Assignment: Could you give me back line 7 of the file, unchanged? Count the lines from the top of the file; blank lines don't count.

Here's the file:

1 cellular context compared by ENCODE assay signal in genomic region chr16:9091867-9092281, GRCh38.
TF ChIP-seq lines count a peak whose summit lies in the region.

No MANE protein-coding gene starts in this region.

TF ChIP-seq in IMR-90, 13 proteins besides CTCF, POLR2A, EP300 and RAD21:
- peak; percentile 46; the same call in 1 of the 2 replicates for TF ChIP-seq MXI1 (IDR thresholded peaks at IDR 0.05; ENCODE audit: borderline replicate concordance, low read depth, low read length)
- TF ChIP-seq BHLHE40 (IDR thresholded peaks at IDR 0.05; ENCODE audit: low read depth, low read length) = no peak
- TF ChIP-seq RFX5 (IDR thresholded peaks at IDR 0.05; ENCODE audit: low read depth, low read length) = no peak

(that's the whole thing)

- TF ChIP-seq RFX5 (IDR thresholded peaks at IDR 0.05; ENCODE audit: low read depth, low read length) = no peak